BY: Justin Sykes
Nine LBJ School graduates have authored chapters in an edited volume titled “Nuclear Terrorism and Global Security: The Challenge of Phasing out Highly Enriched Uranium.” The volume is the result of a policy research project (PRP) course taught by Associate Professor Alan Kuperman on nuclear nonproliferation.
As editor of the volume, Kuperman details ways of reducing the availability of bomb-grade uranium across the globe. He enlisted his students to study various countries’ approaches firsthand and used their research as the basis for his new book.
Kuperman has been interested in the topic of highly enriched uranium or HEU since his first job out of college in the 1980s at the Nuclear Control Institute.
“It was the combination of the ease of making a bomb with highly enriched uranium and the fact that this material was being used at very vulnerable facilities around the world that caught my attention,” said Kuperman.
The student authors, now graduates of the school, traveled as far away as China to conduct original research into successful efforts to phase out highly enriched uranium as well as remaining challenges related to its use, as part of Kuperman’s course. The project, which started out as a report for the Nuclear Threat Initiative, became a book when Kuperman saw the quality of the students’ work.
“My part was dividing up the pie into thirteen separate pieces of research, then sending the students out to investigate and write up their findings, and then editing at the end,” said Kuperman. “Once we had it, I thought this was pretty good!”
Students took the lead in finding experts to interview, setting up the appointments and arranging their own travels.
Jared Berenter, a graduate of the LBJ School and The University of Texas at Austin’s Latin American Studies program, traveled to Argentina to research the production of isotopes, which are used in medical imaging. While the world’s major medical isotope producers use highly enriched uranium to make these isotopes, Argentina converted its production facilities to use low enriched uranium or LEU.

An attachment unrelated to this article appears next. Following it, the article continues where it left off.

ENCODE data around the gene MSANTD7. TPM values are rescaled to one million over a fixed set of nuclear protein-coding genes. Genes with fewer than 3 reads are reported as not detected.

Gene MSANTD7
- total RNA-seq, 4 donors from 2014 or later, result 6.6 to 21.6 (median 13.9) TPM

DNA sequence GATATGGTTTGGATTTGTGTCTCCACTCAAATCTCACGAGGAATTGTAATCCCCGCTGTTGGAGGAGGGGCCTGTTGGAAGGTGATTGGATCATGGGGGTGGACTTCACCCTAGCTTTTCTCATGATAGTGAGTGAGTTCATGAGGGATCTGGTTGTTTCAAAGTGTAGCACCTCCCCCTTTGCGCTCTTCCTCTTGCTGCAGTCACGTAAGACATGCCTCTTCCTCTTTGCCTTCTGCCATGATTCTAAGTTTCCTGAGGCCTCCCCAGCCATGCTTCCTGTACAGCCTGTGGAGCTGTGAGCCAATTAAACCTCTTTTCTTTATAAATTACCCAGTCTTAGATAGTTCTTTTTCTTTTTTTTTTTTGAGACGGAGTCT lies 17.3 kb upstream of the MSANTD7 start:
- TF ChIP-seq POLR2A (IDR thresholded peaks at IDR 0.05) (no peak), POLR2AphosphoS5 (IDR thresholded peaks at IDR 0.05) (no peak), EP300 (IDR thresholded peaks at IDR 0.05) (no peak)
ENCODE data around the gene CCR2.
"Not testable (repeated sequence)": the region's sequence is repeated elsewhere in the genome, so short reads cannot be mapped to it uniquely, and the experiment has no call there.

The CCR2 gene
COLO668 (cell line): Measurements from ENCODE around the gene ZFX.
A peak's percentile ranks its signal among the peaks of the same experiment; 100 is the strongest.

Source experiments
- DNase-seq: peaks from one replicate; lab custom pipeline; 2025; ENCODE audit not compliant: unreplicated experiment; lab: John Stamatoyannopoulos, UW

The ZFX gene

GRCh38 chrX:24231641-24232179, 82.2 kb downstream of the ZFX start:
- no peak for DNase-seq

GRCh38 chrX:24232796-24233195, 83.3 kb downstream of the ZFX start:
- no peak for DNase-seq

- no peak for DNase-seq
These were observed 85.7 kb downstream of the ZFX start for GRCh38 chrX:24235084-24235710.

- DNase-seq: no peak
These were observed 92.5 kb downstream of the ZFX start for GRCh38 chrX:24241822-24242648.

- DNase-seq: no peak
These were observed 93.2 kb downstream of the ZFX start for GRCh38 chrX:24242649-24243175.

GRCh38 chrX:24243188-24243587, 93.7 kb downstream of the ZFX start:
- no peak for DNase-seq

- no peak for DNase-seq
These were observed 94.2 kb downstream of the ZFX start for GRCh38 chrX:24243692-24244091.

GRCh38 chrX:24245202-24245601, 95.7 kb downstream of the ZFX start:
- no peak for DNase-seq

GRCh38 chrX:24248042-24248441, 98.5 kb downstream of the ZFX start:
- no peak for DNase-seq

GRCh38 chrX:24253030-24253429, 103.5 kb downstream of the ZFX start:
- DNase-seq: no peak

“I wanted to find out what considerations drove Argentina’s conversion, whether the conversion was cost-effective and whether Argentina could serve as a model for LEU conversion by larger producers,” said Berenter.
To accomplish this, he visited the Ezeiza Atomic Center near Buenos Aires, where medical isotopes are made. Berenter interviewed officials at the facility as well as a former official from Argentina’s National Atomic Energy Commission, the regulatory body involved in oversight during the conversion process from HEU to LEU.
“My biggest takeaway from this project was gaining experience in integrating science and policy,” said Berenter. “This project helped me develop skills to inform policy with scientific insight and to make highly technical information accessible to a policy audience.”
Chloe Colby also participated in the PRP, conducting similar research at Pelindaba, a nuclear research center outside of Pretoria, South Africa. She focused on understanding how a subsidiary of the South African Nuclear Energy Corporation overcame the political and economic pressure and technical obstacles associated with using low enriched uranium instead of highly enriched uranium.
“It’s probably the most impressive thing on my résumé,” said Colby.
Kuperman’s goal for the project was to give the students an assortment of research skills.
“I wanted every student to have the experience of doing all the pieces of the puzzle. That is, formulating a methodology, going out and doing interview research, writing up an initial draft, editing the draft and then finalizing it,” said Kuperman.
Being published authors is an additional perk for students who participated in the project.
“That is something I think could be very helpful when it comes to the job market,” said Kuperman. “If you’re going up for a job and you’re against someone else and they ask for writing samples and one person sends a term paper from college and the other person sends a book chapter that’s published, it’s got to give you a leg up.”
Kuperman also believes his students have a much greater understanding of current events related to North Korea and Iran.
“They can understand these issues in a way that the average student can’t,” said Kuperman. “When people are talking about Iran enriching uranium and what enrichment levels they’re enriching to and what the significance of that is for weapons, I don’t think most people understand those distinctions very well whereas the students who came through this certainly do.”